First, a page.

Glenn Hamer

Before we get into the second annual year-end Hammer awards, I want to share with you the following quote that I think makes clear how fortunate we are to live in America.

“The easier America makes it for talented foreigners to work and study there, the richer, more powerful, and more respected America will be. America’s ability to absorb the world’s talent is the crucial advantage no other culture can match as long as America doesn’t forfeit this advantage with visa rules written mainly out of fear.”

James Fallows, Postcards from Tomorrow Square (a book about China’s rise)

For those who do not get the point:

“Use your open eye, Frank.”

Capt. Ed Hocken to Lt. Frank Drebin in The Naked Gun.

With all of our issues and challenges, the world’s best, brightest and hardest workers still aspire to be U.S. citizens. That says something about the country we have built and live in.

Ok, on to the awards: 

National Political Star: The Hammer goes to Wisconsin Rep. Paul Ryan, chairman of the House Budget Committee. Ryan authored the gutsy House budget that provided premium support for Medicare, a version of which was embraced by U.S. Sen. Ron Wyden (D-Oregon). I still believe there is a chance that the Republican ticket in 2012 will be Ryan and last year’s Hammer winner, Sen. Marco Rubio. (I’m the only person I know of that holds this opinion, but remember: you heard it here first.)

Bad Year to be a Dictator Award: If you were an unelected tyrant, 2011 was a rotten year. The passing of the Dear Leader, Kim Jong Il (not so dear and not so much a leader), wins him a Hammer, edging out Egypt’s Hosni Mubarak, Libya’s Moamar Gadhafi and Tunisia’s Zine al-Abidine Ben Ali. I’m hoping Syria’s Bashar al-Assad will find himself in this category next year.

Most Likely to Solve a Rubik’s Cube in Less Than Three Minutes: Michael Hunter of the Governor’s Office. Fairly low-profile, but brilliant, Michael wins the Hammer for helping to develop the formula that allowed for a deal on the once-in-a-generation competitiveness package. An alumnus of the Arizona Tax Research Association, his training there served him well in 2011. (For the record, I’ve solved the Cube, although I did need to read considerable literature on the matter.)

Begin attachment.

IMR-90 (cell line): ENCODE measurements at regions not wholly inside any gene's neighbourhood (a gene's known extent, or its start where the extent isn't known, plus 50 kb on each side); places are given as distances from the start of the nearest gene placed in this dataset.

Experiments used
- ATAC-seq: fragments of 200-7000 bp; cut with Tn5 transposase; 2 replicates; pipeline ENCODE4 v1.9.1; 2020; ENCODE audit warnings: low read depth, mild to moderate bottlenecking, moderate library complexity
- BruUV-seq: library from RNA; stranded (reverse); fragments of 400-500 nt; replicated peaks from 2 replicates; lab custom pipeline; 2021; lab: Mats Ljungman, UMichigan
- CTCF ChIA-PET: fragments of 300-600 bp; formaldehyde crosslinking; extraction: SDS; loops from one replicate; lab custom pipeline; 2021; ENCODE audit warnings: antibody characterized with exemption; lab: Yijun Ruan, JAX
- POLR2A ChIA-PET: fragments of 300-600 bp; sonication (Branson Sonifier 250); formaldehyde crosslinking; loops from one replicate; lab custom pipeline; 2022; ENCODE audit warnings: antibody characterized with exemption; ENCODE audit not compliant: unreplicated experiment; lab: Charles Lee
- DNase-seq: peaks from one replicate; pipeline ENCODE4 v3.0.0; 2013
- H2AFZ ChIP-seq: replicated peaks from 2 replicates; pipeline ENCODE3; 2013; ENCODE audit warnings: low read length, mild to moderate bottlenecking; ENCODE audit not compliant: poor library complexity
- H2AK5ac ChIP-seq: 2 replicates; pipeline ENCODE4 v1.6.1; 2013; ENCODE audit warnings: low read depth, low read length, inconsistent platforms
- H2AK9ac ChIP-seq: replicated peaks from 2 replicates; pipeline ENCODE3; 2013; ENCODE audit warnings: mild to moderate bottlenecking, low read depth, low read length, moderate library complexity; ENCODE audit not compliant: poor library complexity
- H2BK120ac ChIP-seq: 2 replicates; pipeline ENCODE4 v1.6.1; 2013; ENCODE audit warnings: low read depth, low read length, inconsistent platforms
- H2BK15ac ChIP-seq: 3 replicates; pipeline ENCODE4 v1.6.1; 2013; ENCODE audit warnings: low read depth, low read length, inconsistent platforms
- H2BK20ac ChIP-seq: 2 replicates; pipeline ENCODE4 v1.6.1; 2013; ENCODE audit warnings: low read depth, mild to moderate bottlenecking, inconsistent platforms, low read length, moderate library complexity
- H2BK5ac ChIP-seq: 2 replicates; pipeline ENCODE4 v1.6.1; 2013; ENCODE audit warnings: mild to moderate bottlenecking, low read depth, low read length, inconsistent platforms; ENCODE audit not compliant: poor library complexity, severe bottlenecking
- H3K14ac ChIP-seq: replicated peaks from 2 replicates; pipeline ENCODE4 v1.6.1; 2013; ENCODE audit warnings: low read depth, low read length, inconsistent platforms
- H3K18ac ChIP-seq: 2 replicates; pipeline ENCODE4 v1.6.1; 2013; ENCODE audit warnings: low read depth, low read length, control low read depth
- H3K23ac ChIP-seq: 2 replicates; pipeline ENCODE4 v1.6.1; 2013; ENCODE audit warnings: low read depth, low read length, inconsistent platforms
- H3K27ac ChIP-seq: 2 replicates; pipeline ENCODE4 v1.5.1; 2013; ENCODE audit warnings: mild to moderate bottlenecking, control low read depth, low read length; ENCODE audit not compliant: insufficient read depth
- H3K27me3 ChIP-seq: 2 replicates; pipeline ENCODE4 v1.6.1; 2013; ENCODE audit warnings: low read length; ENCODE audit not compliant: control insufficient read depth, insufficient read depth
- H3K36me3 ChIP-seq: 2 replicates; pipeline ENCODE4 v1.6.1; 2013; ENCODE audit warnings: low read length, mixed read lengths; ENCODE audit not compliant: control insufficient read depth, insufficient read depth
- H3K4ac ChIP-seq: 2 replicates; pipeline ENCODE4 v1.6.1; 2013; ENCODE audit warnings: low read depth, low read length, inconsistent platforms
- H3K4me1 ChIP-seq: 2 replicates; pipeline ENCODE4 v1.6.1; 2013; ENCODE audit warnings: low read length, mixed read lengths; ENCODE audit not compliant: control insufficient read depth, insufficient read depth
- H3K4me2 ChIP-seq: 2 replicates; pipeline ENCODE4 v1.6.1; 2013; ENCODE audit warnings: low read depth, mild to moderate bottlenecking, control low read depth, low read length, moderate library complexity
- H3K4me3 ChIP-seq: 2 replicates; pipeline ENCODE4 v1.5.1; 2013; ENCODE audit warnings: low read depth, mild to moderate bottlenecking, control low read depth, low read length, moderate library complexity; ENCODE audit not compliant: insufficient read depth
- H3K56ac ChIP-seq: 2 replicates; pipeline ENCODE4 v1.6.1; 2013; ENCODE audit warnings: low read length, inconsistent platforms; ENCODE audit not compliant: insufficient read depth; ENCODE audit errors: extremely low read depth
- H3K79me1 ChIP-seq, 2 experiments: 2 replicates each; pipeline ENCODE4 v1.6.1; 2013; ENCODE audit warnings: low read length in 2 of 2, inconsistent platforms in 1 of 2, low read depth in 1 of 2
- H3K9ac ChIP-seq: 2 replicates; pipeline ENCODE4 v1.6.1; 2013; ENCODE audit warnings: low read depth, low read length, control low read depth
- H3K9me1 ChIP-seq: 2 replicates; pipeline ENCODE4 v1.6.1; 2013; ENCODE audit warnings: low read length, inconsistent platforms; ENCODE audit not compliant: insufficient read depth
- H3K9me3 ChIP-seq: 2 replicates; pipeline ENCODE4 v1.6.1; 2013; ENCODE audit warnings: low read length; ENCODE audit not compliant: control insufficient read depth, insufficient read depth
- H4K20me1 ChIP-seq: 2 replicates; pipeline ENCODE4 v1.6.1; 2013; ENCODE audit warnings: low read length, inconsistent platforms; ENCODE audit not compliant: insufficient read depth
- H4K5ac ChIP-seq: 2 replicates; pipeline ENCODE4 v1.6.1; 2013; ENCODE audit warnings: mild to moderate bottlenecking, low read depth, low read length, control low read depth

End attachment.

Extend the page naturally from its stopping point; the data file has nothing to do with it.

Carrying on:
Brent Gaff/Tom Gorman Award: Gaff and Gorman were the unsung heroes of the N.Y. Mets’ 1984 90-win campaign. Although both relievers were out of baseball soon after the season, their memory lives on. This year’s most obscurely named award, the Gaff/Gorman Hammer Award, goes to the Diamondbacks’ bullpen. Great middle relief wins ballgames. After a few years of rocky bullpen work, it all clicked this year and Arizona and its fans enjoyed a memorable ride to the playoffs. We will make this an annual award if I can remember the name of the award next year.

Rookie of the Year Award: Maricopa County Attorney Bill Montgomery wins the Hammer for a textbook first year in office. He’s been all the more impressive given the turmoil that preceded him. Montgomery has done the work of the county attorney with a dogged determination to get the job done, not grab headlines. One of his key players, Danny Seiden (recognized by the Capitol Times as the Best Political Operative) is one reason why the office has had such a strong year. I’m not sure if Danny will repeat in this category, but I’ll bet he’s gearing to be a perennial in the paper’s Best Hair category.

Rookie of the Year Honorable Mention: Doug Ducey has quietly learned the ropes as our new state treasurer and is ready to roll in 2012. Unlike Montgomery, Treasurer Ducey inherited an office that was turned around by former treasurer Dean Martin. Treasurer Ducey gave a talk at a recent Chamber event that made it clear to the audience that he is a primetime player. The former ice cream magnate has national potential.